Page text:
Being fat may actually be good for you, here’s why
A new study shows that overweight patients admitted to a hospital for treating any infectious disease are twice as likely to survive.fitness Updated: May 25, 2018 14:16 IST
With growing awareness about fitness, obesity is considered to be harmful for health. Numerous studies have linked obesity with diabetes and heart disease, among other illnesses. And the numbers of people struggling with obesity are rising at an alarming rate. But, it turns out, obesity can also be good for you.
A study conducted by the European Association for the Study of Obesity, shows that patients admitted to a hospital for treating any infectious disease are twice as likely to survive if they are overweight or obese. The study was conducted on more than 18,000 patients by Sigrid Gribsholt and colleagues in Denmark.
The association between body mass index (BMI) and mortality remains controversial. From an evolutionary perspective, obesity and associated proinflammatory defenses may protect against death from infections. In this new study, the authors examined the impact of BMI on outcome after any acute incident hospital admission for infection in a population-based study.
Compared with patients of normal weight, the adjusted risk of death following infection was 2.2 times higher in patients who were underweight. However, no mortality increase was observed among patients with stable underweight, that is, no recent weight loss which could indicate other health problems. In contrast, overweight patients were 40% less likely to die and those who were obese, and 50% were less likely to die than those of normal weight.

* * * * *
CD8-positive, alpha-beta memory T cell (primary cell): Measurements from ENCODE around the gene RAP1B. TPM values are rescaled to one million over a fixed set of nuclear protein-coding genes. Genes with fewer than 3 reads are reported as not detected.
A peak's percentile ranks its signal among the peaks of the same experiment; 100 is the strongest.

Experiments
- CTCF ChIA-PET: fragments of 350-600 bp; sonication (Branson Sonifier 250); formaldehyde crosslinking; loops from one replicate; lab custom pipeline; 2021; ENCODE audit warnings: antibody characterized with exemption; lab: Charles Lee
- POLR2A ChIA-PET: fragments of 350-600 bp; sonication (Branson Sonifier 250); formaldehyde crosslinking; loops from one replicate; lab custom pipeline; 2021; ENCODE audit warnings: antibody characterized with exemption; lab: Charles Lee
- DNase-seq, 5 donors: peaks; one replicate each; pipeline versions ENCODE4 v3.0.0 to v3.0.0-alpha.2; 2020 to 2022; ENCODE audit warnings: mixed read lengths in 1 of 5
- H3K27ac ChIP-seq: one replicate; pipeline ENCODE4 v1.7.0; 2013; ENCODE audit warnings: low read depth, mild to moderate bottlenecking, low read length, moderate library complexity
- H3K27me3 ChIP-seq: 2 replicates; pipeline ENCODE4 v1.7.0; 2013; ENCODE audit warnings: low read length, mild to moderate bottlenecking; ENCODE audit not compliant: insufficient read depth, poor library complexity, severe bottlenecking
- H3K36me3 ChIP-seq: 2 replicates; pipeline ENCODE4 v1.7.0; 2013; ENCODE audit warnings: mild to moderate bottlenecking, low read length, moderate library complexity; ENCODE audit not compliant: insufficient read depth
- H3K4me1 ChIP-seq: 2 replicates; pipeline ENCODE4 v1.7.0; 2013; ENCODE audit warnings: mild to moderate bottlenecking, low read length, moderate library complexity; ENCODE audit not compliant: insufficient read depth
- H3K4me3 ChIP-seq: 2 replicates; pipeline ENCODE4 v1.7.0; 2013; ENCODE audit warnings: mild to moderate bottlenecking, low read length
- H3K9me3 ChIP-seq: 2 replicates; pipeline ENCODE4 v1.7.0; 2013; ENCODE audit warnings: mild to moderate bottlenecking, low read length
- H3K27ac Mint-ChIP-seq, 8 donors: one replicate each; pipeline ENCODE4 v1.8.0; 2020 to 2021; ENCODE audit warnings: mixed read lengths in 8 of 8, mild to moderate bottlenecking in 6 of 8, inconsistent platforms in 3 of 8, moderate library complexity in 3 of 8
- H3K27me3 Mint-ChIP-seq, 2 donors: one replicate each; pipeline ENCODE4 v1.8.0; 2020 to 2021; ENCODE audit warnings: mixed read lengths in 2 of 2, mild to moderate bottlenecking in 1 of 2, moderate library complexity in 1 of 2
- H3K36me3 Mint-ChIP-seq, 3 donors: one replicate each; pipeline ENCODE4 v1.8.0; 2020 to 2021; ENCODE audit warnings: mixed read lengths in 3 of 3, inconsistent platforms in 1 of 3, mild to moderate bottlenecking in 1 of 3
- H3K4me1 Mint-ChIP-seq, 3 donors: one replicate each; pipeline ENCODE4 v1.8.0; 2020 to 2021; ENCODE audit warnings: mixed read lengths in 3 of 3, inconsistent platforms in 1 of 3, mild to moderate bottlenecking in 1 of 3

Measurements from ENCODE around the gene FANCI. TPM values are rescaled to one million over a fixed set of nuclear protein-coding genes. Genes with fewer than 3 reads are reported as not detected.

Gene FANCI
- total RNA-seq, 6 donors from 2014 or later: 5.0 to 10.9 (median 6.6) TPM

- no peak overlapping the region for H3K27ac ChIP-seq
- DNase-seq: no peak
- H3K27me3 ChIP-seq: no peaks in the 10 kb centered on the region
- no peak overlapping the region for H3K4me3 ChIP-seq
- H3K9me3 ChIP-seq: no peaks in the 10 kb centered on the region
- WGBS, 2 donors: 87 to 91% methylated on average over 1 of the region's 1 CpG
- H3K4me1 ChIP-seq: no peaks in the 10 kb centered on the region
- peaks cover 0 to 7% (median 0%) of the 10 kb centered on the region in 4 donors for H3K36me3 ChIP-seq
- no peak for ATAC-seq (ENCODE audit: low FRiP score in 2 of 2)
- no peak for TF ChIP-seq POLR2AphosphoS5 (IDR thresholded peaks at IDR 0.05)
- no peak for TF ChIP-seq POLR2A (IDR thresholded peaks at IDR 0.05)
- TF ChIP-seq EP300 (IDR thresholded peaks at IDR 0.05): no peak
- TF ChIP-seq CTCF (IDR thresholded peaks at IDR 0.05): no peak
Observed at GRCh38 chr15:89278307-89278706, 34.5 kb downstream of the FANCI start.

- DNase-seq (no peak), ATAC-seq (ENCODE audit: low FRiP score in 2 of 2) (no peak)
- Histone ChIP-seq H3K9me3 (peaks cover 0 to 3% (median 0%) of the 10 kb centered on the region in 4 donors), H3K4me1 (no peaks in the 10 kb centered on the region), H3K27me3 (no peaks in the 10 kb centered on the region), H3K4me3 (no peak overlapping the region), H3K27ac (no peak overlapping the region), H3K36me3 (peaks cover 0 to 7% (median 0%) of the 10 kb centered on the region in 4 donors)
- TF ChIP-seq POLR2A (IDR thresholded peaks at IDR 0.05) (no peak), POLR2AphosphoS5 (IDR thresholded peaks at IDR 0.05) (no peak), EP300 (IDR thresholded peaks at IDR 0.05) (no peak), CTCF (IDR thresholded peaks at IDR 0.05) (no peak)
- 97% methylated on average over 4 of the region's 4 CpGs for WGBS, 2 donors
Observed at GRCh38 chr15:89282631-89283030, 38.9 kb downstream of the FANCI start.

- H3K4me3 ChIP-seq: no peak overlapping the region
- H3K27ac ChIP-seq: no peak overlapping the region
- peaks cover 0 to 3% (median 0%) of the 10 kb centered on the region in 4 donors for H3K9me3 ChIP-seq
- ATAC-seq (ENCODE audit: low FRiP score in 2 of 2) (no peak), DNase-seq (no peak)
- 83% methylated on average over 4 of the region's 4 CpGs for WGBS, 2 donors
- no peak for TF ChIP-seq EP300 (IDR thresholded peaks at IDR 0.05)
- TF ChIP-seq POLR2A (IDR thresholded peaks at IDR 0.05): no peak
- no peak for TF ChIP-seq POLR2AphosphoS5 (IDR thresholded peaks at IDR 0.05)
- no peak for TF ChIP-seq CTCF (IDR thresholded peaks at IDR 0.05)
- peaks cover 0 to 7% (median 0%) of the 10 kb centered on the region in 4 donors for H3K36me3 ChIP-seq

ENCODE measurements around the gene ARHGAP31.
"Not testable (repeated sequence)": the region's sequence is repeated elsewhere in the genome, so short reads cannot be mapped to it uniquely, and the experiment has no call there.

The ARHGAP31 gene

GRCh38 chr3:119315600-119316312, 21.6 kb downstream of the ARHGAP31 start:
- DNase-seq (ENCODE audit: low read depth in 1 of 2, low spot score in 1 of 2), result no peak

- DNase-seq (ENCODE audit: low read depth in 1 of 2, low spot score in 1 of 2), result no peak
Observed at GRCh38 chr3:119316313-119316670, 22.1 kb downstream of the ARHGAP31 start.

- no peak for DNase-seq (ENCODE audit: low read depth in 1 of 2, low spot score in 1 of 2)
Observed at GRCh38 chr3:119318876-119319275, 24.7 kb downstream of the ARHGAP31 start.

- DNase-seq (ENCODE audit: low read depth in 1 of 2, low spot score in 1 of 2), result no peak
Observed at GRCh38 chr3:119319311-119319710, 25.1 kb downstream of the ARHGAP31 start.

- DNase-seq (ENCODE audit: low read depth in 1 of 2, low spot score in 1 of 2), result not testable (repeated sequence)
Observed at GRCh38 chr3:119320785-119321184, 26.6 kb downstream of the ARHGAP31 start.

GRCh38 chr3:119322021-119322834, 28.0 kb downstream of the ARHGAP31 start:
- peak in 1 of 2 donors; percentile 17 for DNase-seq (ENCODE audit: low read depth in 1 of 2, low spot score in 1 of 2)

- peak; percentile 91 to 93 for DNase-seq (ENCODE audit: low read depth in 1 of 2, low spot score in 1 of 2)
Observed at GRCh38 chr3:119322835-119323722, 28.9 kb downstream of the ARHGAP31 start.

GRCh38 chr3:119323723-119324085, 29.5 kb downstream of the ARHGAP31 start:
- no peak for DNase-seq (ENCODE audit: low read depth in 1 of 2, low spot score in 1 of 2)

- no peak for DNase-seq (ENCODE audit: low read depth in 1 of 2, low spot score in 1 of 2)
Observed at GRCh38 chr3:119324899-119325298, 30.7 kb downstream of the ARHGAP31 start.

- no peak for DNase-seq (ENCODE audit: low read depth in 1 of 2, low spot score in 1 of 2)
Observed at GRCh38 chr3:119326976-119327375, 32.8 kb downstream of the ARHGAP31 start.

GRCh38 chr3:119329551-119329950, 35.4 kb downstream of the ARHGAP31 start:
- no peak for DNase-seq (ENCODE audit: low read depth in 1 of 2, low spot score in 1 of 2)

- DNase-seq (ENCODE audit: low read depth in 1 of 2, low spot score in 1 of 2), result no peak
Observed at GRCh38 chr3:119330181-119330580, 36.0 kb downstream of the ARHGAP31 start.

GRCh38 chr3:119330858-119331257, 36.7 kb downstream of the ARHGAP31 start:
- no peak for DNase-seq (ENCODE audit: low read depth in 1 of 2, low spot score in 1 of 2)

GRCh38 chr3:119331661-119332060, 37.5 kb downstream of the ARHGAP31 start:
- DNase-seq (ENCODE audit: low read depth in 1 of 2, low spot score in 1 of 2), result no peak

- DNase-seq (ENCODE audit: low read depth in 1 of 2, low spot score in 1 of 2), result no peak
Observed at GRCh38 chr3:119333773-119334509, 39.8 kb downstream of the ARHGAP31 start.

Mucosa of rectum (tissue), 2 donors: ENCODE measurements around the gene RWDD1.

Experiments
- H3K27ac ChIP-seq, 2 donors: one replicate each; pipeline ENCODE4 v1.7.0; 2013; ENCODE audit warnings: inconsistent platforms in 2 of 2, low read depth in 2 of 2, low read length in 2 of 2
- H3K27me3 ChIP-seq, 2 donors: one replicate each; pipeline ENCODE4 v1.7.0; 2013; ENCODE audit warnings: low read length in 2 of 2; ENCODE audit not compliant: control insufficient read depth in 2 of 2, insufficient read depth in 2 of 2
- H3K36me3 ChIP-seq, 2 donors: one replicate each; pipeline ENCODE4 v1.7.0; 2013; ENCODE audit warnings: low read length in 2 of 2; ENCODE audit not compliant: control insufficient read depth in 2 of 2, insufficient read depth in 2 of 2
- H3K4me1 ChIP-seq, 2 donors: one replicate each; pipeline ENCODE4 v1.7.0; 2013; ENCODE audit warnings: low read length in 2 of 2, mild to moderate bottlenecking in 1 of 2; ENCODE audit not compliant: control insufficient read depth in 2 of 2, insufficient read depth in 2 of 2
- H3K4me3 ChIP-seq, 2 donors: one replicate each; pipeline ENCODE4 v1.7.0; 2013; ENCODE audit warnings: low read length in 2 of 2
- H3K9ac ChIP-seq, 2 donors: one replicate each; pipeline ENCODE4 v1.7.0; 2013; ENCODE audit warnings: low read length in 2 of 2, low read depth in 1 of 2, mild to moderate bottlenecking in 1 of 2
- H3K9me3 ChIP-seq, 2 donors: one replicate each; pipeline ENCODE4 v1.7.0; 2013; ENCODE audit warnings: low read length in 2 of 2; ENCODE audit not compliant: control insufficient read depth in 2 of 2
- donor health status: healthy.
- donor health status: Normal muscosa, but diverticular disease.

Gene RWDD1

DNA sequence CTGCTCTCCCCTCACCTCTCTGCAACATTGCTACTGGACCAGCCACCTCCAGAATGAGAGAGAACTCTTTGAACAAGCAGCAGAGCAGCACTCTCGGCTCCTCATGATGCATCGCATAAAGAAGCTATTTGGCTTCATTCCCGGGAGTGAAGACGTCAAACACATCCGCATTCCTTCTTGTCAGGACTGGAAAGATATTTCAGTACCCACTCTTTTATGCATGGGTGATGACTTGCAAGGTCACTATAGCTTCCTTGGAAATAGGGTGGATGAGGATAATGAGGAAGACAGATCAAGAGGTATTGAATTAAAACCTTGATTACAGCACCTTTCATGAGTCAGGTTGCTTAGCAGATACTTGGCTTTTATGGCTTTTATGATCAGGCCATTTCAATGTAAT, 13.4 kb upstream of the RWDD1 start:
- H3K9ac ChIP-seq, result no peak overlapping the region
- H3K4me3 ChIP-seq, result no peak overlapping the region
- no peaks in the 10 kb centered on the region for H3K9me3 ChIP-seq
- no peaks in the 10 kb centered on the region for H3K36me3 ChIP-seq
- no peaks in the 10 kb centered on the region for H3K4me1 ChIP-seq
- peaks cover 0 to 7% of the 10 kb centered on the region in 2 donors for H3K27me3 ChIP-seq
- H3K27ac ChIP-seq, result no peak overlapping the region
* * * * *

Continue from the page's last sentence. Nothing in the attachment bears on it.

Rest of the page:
Among patients with obesity, presence or absence of recent weight changes, comorbidities, cancer, or smoking had little effect on the association with decreased mortality. The authors conclude, “Overweight and obesity were associated with substantially reduced 90-day mortality following incident hospital admission for infection. An association between underweight and increased mortality was confined to patients with recent weight loss, suggesting confounding by other hidden diseases.”
The study was presented at the European Congress on Obesity in Vienna, Austria.
(Asian News International)
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